Reverend Sykes had saved our places. We were surprised to find that we had been gone nearly an hour, and were equally surprised to find the courtroom exactly as we had left it, with minor changes: the jury box was empty, the defendant was gone; Judge Taylor had been gone, but he reappeared as we were seating ourselves.
‘Nobody’s moved, hardly,’ said Jem.
‘They moved around some when the jury went out,’ said Reverend Sykes. ‘The menfolk down there got the womenfolk their suppers, and they fed their babies.’
‘How long have they been out?’ asked Jem.
‘ ’bout thirty minutes. Mr Finch and Mr Gilmer did some more talkin’, and Judge Taylor charged the jury.’ ‘How was he?’ asked Jem.
‘What say? Oh, he did right well. I ain’t complainin’ one bit – he was mighty fair-minded. He sorta said if you believe this, then you’ll have to return one verdict, but if you believe this, you’ll have to return another one. I thought he was leanin’ a little to our side—’
Reverend Sykes scratched his head.
Jem smiled. ‘He’s not supposed to lean. Reverend, but don’t fret, we’ve won it,’ he said wisely. ‘Don’t see how any jury could convict on what we heard—’
‘Now don’t you be so confident, Mr Jem, I ain’t ever seen any jury decide in favour of a coloured man over a white man…’ But Jem took exception to Reverend Sykes, and we were subjected to a lengthy review of the evidence with Jem’s ideas on the law regarding rape: it wasn’t rape if she let you, but she had to be eighteen – in Alabama, that is – and Mayella was nineteen. Apparently you had to kick and holler, you had to be overpowered and stomped on, preferably knocked stone cold. If you were under eighteen, you didn’t have to go through all this.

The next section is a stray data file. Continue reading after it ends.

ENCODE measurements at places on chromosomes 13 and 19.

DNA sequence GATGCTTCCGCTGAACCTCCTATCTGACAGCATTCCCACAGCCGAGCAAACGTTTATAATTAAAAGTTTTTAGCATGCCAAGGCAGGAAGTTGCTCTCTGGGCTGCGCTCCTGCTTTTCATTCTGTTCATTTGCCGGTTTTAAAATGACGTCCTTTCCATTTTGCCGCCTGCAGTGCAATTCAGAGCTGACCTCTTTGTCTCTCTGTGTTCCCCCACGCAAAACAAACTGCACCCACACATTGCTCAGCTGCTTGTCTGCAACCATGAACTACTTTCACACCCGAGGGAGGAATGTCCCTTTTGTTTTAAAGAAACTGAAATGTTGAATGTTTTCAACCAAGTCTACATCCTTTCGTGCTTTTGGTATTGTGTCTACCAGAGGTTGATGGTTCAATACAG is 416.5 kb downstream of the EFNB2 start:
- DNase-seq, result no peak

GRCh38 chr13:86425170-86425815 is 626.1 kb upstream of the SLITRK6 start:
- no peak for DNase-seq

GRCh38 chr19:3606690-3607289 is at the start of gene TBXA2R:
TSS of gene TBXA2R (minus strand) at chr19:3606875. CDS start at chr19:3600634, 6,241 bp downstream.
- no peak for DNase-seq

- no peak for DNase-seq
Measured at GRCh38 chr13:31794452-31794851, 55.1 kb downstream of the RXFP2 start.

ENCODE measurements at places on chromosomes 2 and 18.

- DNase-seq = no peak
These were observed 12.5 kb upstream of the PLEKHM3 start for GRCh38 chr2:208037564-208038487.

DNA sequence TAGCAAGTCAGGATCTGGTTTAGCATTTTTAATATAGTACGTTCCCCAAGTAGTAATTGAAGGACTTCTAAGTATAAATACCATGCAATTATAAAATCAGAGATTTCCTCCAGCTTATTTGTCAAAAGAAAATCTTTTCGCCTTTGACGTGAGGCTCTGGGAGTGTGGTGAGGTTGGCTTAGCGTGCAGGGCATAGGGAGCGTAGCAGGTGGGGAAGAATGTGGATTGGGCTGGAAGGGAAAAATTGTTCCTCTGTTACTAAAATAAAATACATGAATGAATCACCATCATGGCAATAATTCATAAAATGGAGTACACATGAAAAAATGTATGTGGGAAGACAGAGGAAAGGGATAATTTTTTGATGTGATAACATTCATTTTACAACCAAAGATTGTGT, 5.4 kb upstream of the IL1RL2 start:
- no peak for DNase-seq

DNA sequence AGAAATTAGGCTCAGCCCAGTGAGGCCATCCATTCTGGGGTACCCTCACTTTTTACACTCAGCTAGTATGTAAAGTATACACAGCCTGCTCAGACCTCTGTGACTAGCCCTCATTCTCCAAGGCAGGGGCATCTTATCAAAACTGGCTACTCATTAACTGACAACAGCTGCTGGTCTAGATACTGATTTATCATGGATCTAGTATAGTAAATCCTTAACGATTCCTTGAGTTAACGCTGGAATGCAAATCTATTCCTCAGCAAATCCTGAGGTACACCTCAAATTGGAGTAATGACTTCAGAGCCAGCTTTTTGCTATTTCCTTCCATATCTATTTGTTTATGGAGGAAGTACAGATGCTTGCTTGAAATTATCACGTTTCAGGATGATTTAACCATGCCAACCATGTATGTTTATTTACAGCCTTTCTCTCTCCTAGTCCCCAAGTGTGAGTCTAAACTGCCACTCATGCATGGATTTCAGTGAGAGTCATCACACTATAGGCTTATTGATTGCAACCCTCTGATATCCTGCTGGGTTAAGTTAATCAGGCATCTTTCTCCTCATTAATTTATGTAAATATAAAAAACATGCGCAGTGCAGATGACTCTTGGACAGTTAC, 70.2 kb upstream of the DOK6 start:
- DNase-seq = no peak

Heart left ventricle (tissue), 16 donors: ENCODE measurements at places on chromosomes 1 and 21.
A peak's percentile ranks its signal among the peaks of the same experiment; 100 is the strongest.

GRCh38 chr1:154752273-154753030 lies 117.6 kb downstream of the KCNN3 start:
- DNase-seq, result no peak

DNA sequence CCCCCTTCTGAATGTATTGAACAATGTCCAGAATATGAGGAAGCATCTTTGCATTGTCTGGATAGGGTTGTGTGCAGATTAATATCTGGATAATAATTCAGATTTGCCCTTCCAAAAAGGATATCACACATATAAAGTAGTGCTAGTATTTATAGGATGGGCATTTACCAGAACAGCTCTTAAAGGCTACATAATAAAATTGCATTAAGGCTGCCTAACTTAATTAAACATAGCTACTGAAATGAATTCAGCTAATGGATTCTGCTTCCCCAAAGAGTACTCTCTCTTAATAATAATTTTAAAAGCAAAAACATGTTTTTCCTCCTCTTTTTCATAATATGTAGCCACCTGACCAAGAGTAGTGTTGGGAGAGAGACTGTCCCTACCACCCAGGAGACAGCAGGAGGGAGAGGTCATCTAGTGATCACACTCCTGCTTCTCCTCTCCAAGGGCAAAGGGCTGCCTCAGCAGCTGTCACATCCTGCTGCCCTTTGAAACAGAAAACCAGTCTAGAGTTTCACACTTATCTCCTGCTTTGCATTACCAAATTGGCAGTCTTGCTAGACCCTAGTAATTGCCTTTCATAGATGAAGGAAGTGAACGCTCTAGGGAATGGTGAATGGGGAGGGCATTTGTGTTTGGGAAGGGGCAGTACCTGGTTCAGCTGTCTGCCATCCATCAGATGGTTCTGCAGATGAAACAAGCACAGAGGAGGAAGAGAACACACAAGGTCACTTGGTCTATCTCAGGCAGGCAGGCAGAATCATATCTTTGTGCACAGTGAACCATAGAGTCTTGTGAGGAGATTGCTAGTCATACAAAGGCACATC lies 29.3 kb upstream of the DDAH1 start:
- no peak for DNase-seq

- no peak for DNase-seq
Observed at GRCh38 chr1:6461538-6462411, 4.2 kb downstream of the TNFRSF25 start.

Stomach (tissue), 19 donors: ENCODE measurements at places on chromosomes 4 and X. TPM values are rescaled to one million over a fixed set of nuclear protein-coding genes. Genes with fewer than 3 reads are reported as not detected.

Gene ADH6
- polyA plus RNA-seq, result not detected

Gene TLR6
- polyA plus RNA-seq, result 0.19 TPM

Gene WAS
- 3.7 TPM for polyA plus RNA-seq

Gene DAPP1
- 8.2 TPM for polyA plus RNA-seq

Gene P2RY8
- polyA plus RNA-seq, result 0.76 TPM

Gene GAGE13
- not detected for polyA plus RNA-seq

‘Mr Jem,’ Reverend Sykes demurred, ‘this ain’t a polite thing for little ladies to hear …’
‘Aw, she doesn’t know what we’re talkin’ about,’ said Jem. ‘Scout, this is too old for you, ain’t it?’
‘It most certainly is not, I know every word you’re saying.’ Perhaps I was too convincing, because Jem hushed and never discussed the subject again.
‘What time is it, Reverend?’ he asked.
‘Gettin’ on towards eight.’
I looked down and saw Atticus strolling around with his hands in his pockets: he made a tour of the windows, then walked by the railing over to the jury box. He looked in it, inspected Judge Taylor on his throne, then went back to where he started. I caught his eye and waved to him. He acknowledged my salute with a nod, and resumed his tour.
Mr Gilmer was standing at the windows talking to Mr Underwood. Bert, the court reporter, was chain-smoking: he sat back with his feet on the table.
But the officers of the court, the ones present – Atticus, Mr Gilmer, Judge Taylor sound asleep, and Bert, were the only ones whose behaviour seemed normal. I had never seen a packed courtroom so still. Sometimes a baby would cry out fretfully, and a child would scurry out, but the grown people sat as if they were in church. In the balcony, the Negroes sat and stood around us with biblical patience.
The old courthouse clock suffered its preliminary strain and struck the hour, eight deafening bongs that shook our bones.
When it bonged eleven times I was past feeling: tired from fighting sleep, I allowed myself a short nap against Reverend Sykes’s comfortable arm and shoulder. I jerked awake and made an honest effort to remain so, by looking down and concentrating on the heads below: there were sixteen bald ones, fourteen men that could pass for redheads, forty heads varying between brown and black, and - I remembered something Jem had once explained to me when he went through a brief period of psychical research: he said if enough people - a stadium full, maybe - were to concentrate on one thing, such as setting a tree afire in the woods, that the tree would ignite of its own accord. I toyed with the idea of asking everyone below to concentrate on setting Tom Robinson free, but thought if they were as tired as I, it wouldn’t work.